Start Date: Mar 01, 2014
End Date: Sep 30, 2016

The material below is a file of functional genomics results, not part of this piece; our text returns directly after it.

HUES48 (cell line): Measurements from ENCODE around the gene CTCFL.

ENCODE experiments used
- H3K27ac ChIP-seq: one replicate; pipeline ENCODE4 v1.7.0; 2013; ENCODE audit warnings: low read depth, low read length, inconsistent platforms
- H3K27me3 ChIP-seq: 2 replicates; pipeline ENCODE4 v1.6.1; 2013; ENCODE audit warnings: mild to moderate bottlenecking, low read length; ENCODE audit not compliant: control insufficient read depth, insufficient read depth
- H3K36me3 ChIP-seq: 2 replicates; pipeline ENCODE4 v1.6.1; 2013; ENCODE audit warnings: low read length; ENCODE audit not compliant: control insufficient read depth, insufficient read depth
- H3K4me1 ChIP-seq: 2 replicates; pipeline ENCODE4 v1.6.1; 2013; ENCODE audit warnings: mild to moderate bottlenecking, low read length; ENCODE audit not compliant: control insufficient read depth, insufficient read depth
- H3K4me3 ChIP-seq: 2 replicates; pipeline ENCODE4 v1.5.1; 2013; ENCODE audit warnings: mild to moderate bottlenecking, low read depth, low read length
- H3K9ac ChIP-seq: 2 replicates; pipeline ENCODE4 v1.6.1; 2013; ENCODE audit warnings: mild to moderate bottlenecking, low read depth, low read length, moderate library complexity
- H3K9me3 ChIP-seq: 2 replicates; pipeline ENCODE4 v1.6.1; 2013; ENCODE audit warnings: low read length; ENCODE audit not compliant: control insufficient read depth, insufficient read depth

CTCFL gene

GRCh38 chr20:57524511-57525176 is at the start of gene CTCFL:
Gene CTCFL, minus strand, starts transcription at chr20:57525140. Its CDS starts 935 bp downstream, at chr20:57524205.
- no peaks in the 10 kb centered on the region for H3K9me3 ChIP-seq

The USDA Swine Influenza Virus (SIV) Surveillance System was initiated in 2009, and over 2000 SIV isolates have been entered into the system with their associated sequences. A consistent and continued assessment of viruses from the surveillance system is required for identifying those that require further experimental analysis. Since 2009, repeated occurrences of high profile influenza events with direct or potential impact on the swine industry have been documented, such as the swine-associated variant H3N2v and other sporadic variant virus infections in humans and the H7N9 outbreak in humans in China. Although H7N9 has not yet been detected in swine, there is legitimate concern over whether pigs are susceptible to the virus which has been shown to have known mammalian adaptation markers in the genome and has infected over 100 humans at this time. The ARS' National Animal Disease Center (NADC) is uniquely poised to respond to these events and the needs of the industry and other stakeholders through in vitro analysis as well as in vivo pathogenesis, transmission, and vaccine studies at BSL-2 or BSL-3Ag containment. The NADC’s partnership with APHIS' NVSL, NSU, and NAHLN, along with the CDC, has been successful in identifying viruses for further investigation, leading to significant findings on the genetic make up of circulating SIV, including reassortants between endemic viruses and the H1N1pdm09, characterizing their phenotype in pigs, and evaluating the efficacy of vaccines against emerging variants identified from the surveillance system. These findings were made public through routine internal teleconferences, meetings, and ultimately in peer-reviewed publications. The NADC has established baseline sequence analyses, reference antiserum panels for antigenic analysis, as well as infection and vaccine study models from which to evaluate further evolution of viruses identified in the surveillance system in addition to avian or human viruses of potential risk to the swine population. From the sequence analysis, viruses with unique genetic characteristics are selected for associated in vitro and in vivo study. Additionally, influenza A virus isolates may be identified through public health investigations of zoonotic transmission events or from the animal health sector for unusual phenotypes or evasion of vaccine immunity. The studies funded in this interagency agreement include in vivo and in vitro pathogenesis and transmission, antigenic characterization, or vaccine protection experiments. Continued funding for studies to augment and complement the surveillance system are critical to the overall success and output of the system and should continue to be funded for the duration of the program.